If any of these aspects sounds familiar to you, fear not, for you are not alone.

How to Combat the Neurological Consequences of Stress

The beauty with neuroplasticity is that the brain is mailable and can be restructured to foster positive, health promoting outcomes, even in the face of stress and uncertainty. There is an increasing amount of literature indicating that the use of interventions, specifically designed to promote positive outcomes, leads to the promotion of neurogenesis and positive psychological/behavioural results3.

Here are two key interventions that you can apply to your own life, that have been proven to combat the negative effects of stress on your brain, and mood:

#1: Physical Activity

Yes, I know, you have heard of this one countless times before, but yes, it has a very real effect on neurogenesis. In particular, physical activity has been shown to lead to an increase in neurogenesis in not only the dentate gyrus4 but also in the hippocampus and prefrontal cortex7. In practice then, by engaging yourself physically, you are improving your ability to learn, adapt, remember events and appropriately reflect on things before making a decision.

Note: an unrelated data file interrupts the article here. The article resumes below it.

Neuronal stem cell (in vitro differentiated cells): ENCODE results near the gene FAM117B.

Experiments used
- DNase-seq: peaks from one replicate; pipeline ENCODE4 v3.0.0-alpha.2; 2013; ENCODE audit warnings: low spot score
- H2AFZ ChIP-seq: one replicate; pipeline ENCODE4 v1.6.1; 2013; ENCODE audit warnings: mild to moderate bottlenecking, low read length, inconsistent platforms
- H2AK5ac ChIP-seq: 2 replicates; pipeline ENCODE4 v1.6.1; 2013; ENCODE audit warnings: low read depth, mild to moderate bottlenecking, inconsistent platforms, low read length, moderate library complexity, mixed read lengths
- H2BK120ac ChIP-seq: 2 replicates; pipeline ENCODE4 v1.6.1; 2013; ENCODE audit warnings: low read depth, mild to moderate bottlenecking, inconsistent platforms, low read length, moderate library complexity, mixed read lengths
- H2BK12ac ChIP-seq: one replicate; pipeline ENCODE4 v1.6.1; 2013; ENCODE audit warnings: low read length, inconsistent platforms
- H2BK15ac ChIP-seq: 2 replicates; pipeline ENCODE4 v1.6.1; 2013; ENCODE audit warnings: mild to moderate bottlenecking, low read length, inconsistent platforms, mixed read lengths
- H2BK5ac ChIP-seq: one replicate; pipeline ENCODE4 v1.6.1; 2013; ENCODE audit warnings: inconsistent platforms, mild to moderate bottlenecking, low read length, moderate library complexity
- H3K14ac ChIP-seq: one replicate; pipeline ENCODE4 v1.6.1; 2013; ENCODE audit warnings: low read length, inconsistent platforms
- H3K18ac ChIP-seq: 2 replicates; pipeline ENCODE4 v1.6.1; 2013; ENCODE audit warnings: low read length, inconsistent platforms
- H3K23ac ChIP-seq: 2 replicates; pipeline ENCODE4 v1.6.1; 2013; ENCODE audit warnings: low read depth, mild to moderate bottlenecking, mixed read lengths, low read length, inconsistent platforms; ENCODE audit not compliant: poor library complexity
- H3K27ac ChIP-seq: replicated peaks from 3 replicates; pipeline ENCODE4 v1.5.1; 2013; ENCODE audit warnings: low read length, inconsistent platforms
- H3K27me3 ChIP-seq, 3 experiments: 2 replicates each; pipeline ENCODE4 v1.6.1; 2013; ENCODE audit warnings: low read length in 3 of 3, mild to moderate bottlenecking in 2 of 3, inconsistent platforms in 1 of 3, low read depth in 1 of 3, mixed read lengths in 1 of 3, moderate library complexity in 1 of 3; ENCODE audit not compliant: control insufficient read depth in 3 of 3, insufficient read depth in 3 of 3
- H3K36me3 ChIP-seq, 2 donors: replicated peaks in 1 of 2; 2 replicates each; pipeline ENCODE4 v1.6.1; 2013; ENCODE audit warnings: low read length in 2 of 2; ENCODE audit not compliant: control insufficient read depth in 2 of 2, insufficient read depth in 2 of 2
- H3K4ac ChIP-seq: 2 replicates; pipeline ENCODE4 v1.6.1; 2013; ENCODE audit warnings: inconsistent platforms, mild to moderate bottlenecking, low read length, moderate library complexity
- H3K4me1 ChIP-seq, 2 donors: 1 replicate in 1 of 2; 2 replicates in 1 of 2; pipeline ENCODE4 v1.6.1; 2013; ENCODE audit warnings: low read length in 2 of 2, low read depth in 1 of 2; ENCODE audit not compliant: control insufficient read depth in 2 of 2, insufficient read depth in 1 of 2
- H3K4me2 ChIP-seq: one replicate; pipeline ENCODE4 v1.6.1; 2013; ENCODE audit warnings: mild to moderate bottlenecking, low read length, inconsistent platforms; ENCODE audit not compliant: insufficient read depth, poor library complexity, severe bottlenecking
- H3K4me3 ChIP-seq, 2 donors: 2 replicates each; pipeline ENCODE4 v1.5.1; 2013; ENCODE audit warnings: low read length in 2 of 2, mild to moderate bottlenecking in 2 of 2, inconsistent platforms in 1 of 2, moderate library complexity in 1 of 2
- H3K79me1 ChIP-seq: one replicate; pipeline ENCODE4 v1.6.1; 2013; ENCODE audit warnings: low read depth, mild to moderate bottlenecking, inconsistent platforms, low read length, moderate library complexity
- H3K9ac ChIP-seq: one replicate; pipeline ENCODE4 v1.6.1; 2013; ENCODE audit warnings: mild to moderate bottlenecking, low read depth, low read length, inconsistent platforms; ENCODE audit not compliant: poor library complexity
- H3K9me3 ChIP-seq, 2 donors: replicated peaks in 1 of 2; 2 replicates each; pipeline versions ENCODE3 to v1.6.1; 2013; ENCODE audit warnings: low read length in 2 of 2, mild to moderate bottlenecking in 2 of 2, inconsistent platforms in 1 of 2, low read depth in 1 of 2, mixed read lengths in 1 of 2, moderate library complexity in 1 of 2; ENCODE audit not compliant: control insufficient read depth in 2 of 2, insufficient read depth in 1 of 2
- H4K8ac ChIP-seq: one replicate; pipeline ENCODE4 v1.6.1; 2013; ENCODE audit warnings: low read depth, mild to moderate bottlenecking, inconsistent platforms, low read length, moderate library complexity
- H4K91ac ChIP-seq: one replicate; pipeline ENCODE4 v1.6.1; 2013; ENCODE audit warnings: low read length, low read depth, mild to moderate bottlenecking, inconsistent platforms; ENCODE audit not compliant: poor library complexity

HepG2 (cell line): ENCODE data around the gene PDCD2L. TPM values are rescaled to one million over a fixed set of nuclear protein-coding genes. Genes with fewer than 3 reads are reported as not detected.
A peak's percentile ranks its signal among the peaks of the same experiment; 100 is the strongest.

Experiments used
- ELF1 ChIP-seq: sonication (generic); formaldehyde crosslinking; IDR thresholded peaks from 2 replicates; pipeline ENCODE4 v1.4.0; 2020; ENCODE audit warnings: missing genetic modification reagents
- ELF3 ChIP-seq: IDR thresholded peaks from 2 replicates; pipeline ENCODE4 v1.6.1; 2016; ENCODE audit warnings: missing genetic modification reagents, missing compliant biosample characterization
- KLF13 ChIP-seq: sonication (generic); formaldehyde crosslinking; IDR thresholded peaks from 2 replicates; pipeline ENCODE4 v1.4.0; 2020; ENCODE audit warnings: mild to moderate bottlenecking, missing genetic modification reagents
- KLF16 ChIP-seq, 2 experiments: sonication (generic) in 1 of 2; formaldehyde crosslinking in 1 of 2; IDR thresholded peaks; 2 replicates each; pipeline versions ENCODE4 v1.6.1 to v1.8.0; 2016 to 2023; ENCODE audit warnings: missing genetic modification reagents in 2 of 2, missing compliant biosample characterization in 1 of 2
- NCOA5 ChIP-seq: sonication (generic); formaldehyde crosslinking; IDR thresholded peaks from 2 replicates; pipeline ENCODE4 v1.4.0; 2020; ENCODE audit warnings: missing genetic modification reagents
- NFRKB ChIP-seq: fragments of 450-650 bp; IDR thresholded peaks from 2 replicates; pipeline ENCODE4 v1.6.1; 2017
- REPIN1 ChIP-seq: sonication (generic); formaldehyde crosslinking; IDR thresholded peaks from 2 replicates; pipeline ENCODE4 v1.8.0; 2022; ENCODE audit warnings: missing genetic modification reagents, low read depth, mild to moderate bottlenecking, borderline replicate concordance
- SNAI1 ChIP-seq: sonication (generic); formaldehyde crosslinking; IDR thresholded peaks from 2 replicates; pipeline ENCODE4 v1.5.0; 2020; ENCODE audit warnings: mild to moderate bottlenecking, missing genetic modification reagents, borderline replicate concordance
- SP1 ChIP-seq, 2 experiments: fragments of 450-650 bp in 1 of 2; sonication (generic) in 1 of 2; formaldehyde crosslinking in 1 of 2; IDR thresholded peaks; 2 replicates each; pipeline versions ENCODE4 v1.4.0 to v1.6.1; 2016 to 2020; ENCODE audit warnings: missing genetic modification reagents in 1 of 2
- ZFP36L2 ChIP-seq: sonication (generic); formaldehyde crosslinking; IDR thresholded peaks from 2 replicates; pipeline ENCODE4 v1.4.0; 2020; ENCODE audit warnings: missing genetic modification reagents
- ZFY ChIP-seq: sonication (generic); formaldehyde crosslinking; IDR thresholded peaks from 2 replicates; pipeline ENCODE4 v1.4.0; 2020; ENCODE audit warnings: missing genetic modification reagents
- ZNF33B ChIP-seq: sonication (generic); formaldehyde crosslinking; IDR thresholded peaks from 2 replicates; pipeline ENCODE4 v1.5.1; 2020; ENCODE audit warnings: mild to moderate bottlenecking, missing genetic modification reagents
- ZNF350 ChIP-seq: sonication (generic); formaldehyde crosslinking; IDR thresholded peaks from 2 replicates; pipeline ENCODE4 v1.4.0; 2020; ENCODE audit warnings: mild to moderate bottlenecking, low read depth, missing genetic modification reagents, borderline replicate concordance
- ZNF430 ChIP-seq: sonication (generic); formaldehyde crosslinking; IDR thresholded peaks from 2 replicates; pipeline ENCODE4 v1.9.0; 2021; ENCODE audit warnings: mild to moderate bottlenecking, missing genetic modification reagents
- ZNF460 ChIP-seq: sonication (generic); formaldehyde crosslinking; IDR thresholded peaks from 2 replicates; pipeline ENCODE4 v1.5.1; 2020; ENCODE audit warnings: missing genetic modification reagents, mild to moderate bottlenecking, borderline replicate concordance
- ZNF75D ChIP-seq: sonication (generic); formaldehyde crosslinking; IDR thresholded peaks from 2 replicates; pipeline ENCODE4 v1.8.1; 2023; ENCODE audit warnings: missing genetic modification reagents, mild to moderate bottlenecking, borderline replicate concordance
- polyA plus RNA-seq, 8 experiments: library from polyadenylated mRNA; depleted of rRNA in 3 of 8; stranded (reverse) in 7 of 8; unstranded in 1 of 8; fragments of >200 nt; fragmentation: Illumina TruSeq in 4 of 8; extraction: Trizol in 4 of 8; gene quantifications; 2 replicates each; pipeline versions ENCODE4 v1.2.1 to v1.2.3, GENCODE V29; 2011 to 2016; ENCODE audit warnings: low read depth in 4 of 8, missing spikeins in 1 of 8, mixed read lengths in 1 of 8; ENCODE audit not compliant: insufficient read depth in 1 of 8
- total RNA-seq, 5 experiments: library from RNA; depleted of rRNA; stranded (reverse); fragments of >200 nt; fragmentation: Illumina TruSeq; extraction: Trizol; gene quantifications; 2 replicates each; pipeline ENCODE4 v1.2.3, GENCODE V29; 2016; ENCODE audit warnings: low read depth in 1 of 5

Research indicates that moderate exercise, three days a week7 leads to neurogenesis in the dentate gyrus, hippocampus and prefrontal cortex. The idea here is not to aim for perfection, rather aim for good, as when we aim for perfect, the first time we fail, we often give up entirely on the process.